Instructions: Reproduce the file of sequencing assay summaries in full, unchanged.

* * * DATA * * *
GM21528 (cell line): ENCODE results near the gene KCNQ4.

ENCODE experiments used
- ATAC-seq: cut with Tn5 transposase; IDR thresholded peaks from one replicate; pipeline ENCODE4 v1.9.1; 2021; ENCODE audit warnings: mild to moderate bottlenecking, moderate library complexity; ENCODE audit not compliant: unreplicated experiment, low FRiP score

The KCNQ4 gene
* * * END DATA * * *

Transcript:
GM21528 (cell line): ENCODE results near the gene KCNQ4.

ENCODE experiments used
- ATAC-seq: cut with Tn5 transposase; IDR thresholded peaks from one replicate; pipeline ENCODE4 v1.9.1; 2021; ENCODE audit warnings: mild to moderate bottlenecking, moderate library complexity; ENCODE audit not compliant: unreplicated experiment, low FRiP score

The KCNQ4 gene